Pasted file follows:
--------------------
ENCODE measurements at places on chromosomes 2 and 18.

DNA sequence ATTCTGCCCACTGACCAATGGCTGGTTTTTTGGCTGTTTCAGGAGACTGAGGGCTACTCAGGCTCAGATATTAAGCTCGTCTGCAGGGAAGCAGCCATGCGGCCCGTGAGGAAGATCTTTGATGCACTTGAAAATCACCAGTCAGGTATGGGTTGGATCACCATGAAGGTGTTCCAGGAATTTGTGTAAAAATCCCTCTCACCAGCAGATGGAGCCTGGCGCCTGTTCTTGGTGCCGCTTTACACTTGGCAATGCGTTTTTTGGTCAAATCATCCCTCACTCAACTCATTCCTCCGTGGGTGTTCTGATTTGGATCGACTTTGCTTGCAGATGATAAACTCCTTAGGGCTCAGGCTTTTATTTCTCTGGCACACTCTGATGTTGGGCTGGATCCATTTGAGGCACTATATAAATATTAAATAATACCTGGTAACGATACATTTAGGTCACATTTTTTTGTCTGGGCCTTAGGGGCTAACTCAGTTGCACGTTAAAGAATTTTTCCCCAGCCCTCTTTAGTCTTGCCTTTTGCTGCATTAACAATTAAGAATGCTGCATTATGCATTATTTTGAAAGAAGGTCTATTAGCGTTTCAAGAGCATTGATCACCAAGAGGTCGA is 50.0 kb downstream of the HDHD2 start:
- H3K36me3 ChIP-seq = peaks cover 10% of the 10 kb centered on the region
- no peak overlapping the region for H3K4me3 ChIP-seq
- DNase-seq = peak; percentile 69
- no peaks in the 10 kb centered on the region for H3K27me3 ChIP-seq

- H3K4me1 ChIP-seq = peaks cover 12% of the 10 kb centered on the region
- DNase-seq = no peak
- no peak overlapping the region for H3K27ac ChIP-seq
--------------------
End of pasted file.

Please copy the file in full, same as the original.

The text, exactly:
ENCODE measurements at places on chromosomes 2 and 18.

DNA sequence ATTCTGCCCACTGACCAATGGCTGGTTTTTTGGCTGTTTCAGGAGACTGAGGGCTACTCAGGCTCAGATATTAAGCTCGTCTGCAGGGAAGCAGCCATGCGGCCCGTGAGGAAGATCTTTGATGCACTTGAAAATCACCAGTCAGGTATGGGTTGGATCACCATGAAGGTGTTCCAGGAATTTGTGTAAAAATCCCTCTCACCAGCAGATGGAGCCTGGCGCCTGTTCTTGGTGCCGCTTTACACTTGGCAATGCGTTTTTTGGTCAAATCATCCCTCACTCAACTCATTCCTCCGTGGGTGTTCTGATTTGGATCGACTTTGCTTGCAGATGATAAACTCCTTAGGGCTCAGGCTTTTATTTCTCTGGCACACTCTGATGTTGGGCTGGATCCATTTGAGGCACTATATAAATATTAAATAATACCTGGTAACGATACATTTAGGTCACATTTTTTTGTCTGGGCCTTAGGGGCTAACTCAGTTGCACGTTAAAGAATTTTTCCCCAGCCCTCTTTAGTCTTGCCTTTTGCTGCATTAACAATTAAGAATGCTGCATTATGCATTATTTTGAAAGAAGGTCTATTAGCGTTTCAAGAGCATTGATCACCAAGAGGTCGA is 50.0 kb downstream of the HDHD2 start:
- H3K36me3 ChIP-seq = peaks cover 10% of the 10 kb centered on the region
- no peak overlapping the region for H3K4me3 ChIP-seq
- DNase-seq = peak; percentile 69
- no peaks in the 10 kb centered on the region for H3K27me3 ChIP-seq

- H3K4me1 ChIP-seq = peaks cover 12% of the 10 kb centered on the region
- DNase-seq = no peak
- no peak overlapping the region for H3K27ac ChIP-seq